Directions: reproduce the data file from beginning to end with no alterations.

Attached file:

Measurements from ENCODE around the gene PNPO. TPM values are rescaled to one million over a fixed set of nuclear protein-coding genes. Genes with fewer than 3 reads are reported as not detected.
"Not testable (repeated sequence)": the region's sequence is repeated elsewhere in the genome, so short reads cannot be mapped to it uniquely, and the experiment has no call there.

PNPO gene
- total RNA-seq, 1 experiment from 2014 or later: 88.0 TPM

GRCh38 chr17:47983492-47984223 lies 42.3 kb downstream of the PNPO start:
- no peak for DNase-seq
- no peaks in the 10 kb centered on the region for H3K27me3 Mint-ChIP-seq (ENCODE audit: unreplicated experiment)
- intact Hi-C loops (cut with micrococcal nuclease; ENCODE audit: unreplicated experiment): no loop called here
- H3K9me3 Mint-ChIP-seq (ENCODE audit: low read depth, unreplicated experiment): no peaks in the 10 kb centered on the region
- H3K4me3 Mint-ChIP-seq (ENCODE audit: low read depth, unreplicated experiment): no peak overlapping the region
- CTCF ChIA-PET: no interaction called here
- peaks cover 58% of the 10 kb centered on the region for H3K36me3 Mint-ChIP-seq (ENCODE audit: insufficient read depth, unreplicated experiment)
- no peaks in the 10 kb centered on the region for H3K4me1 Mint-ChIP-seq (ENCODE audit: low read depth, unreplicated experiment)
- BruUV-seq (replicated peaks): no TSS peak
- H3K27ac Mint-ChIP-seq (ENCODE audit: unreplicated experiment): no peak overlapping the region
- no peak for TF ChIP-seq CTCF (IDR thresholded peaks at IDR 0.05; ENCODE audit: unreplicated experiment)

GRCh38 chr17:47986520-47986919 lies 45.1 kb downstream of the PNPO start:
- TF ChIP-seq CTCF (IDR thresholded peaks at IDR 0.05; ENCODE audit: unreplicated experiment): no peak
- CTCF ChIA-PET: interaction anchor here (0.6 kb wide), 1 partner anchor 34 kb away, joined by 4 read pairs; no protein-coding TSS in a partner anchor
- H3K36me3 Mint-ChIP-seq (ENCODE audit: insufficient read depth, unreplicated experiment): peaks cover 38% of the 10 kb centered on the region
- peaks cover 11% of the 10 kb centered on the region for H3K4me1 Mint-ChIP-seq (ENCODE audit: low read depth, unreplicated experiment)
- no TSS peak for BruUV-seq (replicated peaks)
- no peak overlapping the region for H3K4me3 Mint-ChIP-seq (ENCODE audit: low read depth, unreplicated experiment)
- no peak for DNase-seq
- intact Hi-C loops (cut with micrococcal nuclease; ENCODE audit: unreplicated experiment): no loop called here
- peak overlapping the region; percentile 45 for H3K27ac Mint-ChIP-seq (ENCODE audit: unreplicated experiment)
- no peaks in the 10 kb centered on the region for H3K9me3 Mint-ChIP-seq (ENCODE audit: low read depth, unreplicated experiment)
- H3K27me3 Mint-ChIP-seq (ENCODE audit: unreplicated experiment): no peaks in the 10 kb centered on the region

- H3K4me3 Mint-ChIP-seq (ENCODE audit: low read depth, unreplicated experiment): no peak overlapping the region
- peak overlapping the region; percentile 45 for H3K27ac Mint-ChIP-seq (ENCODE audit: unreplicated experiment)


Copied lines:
Measurements from ENCODE around the gene PNPO. TPM values are rescaled to one million over a fixed set of nuclear protein-coding genes. Genes with fewer than 3 reads are reported as not detected.
"Not testable (repeated sequence)": the region's sequence is repeated elsewhere in the genome, so short reads cannot be mapped to it uniquely, and the experiment has no call there.

PNPO gene
- total RNA-seq, 1 experiment from 2014 or later: 88.0 TPM

GRCh38 chr17:47983492-47984223 lies 42.3 kb downstream of the PNPO start:
- no peak for DNase-seq
- no peaks in the 10 kb centered on the region for H3K27me3 Mint-ChIP-seq (ENCODE audit: unreplicated experiment)
- intact Hi-C loops (cut with micrococcal nuclease; ENCODE audit: unreplicated experiment): no loop called here
- H3K9me3 Mint-ChIP-seq (ENCODE audit: low read depth, unreplicated experiment): no peaks in the 10 kb centered on the region
- H3K4me3 Mint-ChIP-seq (ENCODE audit: low read depth, unreplicated experiment): no peak overlapping the region
- CTCF ChIA-PET: no interaction called here
- peaks cover 58% of the 10 kb centered on the region for H3K36me3 Mint-ChIP-seq (ENCODE audit: insufficient read depth, unreplicated experiment)
- no peaks in the 10 kb centered on the region for H3K4me1 Mint-ChIP-seq (ENCODE audit: low read depth, unreplicated experiment)
- BruUV-seq (replicated peaks): no TSS peak
- H3K27ac Mint-ChIP-seq (ENCODE audit: unreplicated experiment): no peak overlapping the region
- no peak for TF ChIP-seq CTCF (IDR thresholded peaks at IDR 0.05; ENCODE audit: unreplicated experiment)

GRCh38 chr17:47986520-47986919 lies 45.1 kb downstream of the PNPO start:
- TF ChIP-seq CTCF (IDR thresholded peaks at IDR 0.05; ENCODE audit: unreplicated experiment): no peak
- CTCF ChIA-PET: interaction anchor here (0.6 kb wide), 1 partner anchor 34 kb away, joined by 4 read pairs; no protein-coding TSS in a partner anchor
- H3K36me3 Mint-ChIP-seq (ENCODE audit: insufficient read depth, unreplicated experiment): peaks cover 38% of the 10 kb centered on the region
- peaks cover 11% of the 10 kb centered on the region for H3K4me1 Mint-ChIP-seq (ENCODE audit: low read depth, unreplicated experiment)
- no TSS peak for BruUV-seq (replicated peaks)
- no peak overlapping the region for H3K4me3 Mint-ChIP-seq (ENCODE audit: low read depth, unreplicated experiment)
- no peak for DNase-seq
- intact Hi-C loops (cut with micrococcal nuclease; ENCODE audit: unreplicated experiment): no loop called here
- peak overlapping the region; percentile 45 for H3K27ac Mint-ChIP-seq (ENCODE audit: unreplicated experiment)
- no peaks in the 10 kb centered on the region for H3K9me3 Mint-ChIP-seq (ENCODE audit: low read depth, unreplicated experiment)
- H3K27me3 Mint-ChIP-seq (ENCODE audit: unreplicated experiment): no peaks in the 10 kb centered on the region

- H3K4me3 Mint-ChIP-seq (ENCODE audit: low read depth, unreplicated experiment): no peak overlapping the region
- peak overlapping the region; percentile 45 for H3K27ac Mint-ChIP-seq (ENCODE audit: unreplicated experiment)